CASE LAW - R v Tannhauser
The case of R v Tannhauser involves the use of a cell phone app that prevents making a cellular phone call while driving. Initially Mr. Tannhauser's defence was successful after receiving a distracted driving ticket but it did not survive after examination in the BC Court of Appeal.
Patrick Tannhauser was driving on the Trans Canada Highway approaching the Helmcken overpass in View Royal. He was stuck in what is known locally as the "Colwood Crawl" at 8:35 am. Mr. Tannhauser was holding his company issued cell phone at the top of the steering wheel.
The Capital Regional District Integrated Road Safety Unit was operating a check for phone use with an observer near the overpass. He observed the cell phone, radioed the pickup team and Mr. Tannhauser was flagged over and issued a violation ticket.
The company that Mr. Tannhauser worked for had installed an app on the cellphone that prevented it from being used when it was in motion.
He disputed the ticket on the ground that he was not using the device within the meaning of the legislation because the app prevented him from doing so.
Judicial Justice Gordon agreed and dismissed the charge.
A subsequent case in traffic court, R v Movassaghi, saw the driver try to use this decision as a defence at his trial. Judicial Justice Adair ruled that Judicial Justice Gordon's interpretation of simply holding the device as not being ‘in a position in which it may be used’ was not correct and convicted Mr. Movassaghi.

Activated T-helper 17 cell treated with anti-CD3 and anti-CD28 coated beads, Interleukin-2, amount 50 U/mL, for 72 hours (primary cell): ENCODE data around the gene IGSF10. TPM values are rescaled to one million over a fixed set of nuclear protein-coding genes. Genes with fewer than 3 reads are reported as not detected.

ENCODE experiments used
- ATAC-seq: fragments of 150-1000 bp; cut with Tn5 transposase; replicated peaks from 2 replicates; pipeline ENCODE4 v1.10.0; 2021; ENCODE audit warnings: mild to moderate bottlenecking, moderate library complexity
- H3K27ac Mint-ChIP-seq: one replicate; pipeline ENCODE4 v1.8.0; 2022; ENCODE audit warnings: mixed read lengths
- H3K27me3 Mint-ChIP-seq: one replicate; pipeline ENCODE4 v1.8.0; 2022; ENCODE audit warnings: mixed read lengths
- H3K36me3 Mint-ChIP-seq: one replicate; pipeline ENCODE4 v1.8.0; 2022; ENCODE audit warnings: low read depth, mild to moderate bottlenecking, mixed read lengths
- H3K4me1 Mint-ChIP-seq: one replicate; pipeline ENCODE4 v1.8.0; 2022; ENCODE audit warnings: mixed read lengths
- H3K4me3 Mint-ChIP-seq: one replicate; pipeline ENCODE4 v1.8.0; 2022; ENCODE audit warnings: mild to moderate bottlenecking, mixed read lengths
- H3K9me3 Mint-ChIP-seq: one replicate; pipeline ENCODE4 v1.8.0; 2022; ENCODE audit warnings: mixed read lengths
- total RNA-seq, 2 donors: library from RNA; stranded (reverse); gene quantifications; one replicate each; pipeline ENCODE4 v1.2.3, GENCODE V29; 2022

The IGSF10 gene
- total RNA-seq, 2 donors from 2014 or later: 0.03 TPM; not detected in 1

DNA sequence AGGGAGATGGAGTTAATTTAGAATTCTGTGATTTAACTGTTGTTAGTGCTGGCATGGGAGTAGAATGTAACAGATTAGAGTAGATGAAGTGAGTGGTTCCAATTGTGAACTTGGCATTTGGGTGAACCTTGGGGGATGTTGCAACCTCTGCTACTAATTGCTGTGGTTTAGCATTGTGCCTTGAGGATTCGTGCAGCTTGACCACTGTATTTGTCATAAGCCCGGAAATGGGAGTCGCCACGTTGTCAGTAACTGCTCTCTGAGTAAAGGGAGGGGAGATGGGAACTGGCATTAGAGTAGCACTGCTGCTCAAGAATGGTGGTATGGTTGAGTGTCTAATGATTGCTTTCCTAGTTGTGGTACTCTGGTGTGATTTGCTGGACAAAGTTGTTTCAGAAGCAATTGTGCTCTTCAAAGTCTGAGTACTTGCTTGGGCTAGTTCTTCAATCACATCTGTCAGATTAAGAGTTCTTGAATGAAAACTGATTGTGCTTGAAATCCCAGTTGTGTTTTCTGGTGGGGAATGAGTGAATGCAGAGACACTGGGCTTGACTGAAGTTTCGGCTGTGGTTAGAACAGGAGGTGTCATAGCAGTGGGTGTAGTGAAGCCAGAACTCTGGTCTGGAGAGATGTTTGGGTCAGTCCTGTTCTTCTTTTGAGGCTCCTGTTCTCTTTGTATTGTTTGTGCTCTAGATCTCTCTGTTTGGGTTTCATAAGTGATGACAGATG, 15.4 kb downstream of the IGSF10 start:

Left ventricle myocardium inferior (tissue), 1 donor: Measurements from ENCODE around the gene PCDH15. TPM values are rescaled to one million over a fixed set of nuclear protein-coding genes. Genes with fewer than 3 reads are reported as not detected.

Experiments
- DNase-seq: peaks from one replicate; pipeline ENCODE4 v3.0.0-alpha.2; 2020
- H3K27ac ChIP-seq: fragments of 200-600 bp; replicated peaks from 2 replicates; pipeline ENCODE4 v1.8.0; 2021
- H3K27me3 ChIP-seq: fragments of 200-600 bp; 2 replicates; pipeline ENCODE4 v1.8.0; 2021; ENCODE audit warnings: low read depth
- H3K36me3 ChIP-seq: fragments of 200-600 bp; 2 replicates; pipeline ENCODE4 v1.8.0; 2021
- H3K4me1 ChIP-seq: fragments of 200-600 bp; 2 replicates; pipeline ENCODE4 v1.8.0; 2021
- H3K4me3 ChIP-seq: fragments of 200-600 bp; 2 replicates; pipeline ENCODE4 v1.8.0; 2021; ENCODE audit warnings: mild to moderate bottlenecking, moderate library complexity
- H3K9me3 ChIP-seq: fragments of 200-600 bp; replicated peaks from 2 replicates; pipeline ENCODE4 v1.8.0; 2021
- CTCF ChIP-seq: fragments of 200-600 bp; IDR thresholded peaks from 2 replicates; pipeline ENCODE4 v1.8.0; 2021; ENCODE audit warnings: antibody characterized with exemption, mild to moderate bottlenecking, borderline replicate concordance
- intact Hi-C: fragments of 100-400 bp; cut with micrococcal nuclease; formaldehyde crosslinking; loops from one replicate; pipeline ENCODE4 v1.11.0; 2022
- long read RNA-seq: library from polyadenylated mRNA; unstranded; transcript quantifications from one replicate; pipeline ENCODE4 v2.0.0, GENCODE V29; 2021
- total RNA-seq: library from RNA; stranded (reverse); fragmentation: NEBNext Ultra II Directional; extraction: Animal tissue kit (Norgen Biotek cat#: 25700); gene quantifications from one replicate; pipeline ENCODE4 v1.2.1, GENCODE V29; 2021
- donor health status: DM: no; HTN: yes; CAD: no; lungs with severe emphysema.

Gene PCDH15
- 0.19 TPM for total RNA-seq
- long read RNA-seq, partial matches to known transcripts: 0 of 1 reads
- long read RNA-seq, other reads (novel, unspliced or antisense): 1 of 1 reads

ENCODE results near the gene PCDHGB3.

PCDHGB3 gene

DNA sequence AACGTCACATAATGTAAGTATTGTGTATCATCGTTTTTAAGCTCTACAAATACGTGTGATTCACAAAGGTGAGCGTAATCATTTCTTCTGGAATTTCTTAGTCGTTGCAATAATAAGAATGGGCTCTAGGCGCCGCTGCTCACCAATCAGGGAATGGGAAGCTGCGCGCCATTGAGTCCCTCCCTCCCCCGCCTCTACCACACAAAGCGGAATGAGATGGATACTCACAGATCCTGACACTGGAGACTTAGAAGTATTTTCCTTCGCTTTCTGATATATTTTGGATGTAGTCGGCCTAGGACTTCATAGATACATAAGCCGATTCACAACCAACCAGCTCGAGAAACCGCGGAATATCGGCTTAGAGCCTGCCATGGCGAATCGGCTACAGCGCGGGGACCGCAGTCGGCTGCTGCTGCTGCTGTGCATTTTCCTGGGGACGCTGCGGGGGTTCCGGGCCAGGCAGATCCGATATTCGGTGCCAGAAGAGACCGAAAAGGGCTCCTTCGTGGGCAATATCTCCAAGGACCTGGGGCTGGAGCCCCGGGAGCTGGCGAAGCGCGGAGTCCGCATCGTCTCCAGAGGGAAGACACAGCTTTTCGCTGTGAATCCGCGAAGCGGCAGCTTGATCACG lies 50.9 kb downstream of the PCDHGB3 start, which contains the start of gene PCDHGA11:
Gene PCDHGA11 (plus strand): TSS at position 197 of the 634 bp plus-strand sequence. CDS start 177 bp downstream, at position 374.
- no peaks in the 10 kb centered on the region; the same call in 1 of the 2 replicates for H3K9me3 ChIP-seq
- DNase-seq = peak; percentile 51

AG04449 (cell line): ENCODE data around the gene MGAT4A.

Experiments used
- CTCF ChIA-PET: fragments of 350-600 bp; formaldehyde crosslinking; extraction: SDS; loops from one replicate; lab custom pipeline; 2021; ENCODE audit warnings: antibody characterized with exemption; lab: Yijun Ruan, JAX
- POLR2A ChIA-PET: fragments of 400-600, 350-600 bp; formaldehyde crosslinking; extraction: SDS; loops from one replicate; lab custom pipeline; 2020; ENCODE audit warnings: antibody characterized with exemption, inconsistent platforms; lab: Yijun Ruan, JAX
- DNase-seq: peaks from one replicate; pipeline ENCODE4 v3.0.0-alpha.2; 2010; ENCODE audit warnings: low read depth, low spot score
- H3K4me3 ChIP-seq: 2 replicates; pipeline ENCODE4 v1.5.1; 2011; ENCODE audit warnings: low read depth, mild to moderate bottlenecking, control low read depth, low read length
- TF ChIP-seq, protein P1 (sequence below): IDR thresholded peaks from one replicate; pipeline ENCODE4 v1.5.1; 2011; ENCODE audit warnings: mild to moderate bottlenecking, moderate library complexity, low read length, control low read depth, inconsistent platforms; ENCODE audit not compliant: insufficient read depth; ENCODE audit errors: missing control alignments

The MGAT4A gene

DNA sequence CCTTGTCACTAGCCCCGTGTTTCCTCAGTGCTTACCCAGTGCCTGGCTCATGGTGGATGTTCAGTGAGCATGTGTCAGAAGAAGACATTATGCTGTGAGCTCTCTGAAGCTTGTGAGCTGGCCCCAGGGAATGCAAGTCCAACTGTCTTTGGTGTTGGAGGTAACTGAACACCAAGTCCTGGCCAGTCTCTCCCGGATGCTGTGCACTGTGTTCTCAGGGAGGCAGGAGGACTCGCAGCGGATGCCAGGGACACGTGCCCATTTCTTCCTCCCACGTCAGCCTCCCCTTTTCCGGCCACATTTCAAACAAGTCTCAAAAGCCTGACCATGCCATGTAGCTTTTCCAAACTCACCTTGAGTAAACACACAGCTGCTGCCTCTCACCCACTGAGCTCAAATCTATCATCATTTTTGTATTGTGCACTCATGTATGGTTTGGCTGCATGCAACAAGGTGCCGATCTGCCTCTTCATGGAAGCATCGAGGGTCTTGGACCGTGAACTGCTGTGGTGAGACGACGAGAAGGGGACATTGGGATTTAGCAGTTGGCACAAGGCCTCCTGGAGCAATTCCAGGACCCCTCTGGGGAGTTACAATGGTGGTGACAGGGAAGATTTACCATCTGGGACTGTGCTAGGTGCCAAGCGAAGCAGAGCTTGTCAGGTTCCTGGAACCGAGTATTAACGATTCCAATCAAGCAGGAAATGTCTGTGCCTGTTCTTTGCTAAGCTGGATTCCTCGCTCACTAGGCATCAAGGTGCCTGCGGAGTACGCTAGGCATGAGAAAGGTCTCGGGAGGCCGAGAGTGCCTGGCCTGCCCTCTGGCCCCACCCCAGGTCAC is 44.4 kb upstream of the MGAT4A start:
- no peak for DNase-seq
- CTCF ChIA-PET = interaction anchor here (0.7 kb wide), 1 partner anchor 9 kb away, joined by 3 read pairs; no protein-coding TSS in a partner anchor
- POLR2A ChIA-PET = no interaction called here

An appeal to the BC Supreme Court found Mr. Justice Johnston agreeing with Judicial Justice Gordon. He upheld the ticket's dismissal.
Crown turned to the BC Court of Appeal. Chief Justice Bauman wrote the following:
 This appeal raises two issues. First, is a cellphone with no immediate functionality an “electronic device” as defined in s. 214.1 of the MVA? Second, can a device with no immediate functionality be held “in a position in which it may be used”?
 I would answer both questions in the affirmative. As I will explain, neither provision of the statute incorporates cellphone functionality as an element of the relevant definition. Thus, the disabling software in question cannot form the basis for a successful defence.
The moral of the story still seems to be that if you are driving leave the phone alone!